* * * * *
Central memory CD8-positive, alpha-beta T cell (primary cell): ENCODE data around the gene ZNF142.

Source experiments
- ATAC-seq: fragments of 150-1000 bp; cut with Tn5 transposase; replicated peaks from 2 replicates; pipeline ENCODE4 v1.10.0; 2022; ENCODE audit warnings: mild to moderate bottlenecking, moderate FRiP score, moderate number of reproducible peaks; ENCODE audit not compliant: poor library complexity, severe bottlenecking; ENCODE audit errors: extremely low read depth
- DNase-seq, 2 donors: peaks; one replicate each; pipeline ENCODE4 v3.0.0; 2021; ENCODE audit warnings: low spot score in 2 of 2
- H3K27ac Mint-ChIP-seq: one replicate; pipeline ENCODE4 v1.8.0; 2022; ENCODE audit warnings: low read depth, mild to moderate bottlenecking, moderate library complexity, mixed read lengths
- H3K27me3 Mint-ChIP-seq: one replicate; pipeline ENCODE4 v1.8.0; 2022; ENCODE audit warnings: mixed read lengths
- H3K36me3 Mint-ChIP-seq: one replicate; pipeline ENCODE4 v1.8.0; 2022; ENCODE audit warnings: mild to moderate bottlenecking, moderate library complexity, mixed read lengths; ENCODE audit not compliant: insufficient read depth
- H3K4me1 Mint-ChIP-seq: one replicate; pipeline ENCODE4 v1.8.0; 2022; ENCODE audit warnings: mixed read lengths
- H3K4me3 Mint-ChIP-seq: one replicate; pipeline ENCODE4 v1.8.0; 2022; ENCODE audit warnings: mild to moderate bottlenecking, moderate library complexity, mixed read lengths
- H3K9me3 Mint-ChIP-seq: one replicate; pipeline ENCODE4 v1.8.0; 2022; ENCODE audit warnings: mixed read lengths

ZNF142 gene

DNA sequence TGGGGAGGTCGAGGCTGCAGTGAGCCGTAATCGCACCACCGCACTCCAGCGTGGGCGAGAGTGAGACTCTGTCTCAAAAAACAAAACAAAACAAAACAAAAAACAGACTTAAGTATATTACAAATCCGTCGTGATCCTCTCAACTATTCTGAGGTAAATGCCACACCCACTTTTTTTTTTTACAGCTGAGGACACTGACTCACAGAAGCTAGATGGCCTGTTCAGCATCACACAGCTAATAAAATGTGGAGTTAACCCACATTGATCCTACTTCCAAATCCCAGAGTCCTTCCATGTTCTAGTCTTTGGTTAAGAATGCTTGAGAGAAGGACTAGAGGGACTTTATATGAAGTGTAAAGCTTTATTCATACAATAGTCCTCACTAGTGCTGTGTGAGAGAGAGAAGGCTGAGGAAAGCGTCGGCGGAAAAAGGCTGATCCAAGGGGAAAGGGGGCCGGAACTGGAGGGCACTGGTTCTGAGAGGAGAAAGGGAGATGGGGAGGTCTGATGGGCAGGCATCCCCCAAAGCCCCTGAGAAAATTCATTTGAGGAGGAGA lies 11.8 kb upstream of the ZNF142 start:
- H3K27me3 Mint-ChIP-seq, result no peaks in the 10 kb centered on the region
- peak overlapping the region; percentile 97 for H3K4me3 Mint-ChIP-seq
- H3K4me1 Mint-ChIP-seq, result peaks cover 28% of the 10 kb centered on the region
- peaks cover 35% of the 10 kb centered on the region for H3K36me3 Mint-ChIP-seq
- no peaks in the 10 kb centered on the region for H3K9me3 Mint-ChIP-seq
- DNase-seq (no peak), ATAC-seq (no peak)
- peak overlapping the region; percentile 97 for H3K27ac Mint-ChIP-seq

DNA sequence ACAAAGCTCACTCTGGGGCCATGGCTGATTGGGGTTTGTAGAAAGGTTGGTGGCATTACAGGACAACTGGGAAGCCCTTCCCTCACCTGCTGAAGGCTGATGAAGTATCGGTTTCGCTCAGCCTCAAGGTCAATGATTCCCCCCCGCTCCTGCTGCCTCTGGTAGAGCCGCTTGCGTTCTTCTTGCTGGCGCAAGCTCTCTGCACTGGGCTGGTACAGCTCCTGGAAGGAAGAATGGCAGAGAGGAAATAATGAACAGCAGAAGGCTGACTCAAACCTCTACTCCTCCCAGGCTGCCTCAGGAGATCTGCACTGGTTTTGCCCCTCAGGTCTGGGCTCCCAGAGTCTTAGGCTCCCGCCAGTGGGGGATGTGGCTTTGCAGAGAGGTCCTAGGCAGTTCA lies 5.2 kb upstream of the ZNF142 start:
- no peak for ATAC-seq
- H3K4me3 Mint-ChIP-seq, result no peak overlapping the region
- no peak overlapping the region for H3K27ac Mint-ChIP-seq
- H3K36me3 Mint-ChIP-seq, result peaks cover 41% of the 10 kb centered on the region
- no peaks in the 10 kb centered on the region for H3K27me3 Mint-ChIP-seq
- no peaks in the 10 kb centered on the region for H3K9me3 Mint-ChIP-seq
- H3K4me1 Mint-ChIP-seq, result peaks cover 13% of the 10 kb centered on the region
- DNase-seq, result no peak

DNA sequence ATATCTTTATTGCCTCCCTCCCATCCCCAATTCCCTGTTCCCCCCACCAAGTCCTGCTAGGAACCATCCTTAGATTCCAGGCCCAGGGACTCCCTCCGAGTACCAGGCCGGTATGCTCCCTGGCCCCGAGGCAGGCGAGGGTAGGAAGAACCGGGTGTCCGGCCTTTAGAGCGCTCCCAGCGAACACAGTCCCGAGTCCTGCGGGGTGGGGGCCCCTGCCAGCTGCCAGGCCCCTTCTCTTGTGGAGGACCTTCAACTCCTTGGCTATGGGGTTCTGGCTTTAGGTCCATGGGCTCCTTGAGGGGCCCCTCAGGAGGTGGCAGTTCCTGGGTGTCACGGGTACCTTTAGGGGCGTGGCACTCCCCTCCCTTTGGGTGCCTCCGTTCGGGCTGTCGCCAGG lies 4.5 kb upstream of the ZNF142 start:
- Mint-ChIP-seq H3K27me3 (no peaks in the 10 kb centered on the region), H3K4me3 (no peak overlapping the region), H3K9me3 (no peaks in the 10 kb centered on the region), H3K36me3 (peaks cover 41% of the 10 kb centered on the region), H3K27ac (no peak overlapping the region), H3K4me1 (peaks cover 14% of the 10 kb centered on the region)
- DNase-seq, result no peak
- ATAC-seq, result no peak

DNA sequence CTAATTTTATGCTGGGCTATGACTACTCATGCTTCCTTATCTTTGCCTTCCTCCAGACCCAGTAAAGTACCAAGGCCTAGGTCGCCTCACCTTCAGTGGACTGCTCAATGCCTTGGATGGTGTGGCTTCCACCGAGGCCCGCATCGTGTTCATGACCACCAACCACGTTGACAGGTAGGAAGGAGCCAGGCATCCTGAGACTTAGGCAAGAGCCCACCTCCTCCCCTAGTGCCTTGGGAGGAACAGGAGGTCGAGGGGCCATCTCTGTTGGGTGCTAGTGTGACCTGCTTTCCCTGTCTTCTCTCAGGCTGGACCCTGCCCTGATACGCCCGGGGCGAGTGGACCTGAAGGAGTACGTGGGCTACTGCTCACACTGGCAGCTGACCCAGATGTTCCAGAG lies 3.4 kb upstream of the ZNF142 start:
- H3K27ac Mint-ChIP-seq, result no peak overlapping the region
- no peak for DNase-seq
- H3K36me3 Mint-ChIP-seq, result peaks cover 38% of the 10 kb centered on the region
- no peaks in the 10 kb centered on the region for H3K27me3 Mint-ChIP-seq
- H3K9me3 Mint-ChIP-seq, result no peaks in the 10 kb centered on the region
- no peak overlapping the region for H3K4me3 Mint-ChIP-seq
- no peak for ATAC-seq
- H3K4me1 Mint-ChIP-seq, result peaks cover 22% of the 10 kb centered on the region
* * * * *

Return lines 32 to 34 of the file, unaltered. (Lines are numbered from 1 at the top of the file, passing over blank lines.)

- ATAC-seq, result no peak

DNA sequence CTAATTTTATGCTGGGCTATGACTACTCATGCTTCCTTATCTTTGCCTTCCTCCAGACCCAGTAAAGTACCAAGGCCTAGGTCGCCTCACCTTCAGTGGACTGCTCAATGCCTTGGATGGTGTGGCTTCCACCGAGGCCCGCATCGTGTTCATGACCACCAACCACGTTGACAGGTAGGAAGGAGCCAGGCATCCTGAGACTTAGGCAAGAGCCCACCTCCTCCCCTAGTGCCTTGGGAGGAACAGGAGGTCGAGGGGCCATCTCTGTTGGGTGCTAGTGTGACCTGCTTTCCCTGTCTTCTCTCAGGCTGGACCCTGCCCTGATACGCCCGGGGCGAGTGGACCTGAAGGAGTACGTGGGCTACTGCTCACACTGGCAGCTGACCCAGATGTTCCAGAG lies 3.4 kb upstream of the ZNF142 start:
- H3K27ac Mint-ChIP-seq, result no peak overlapping the region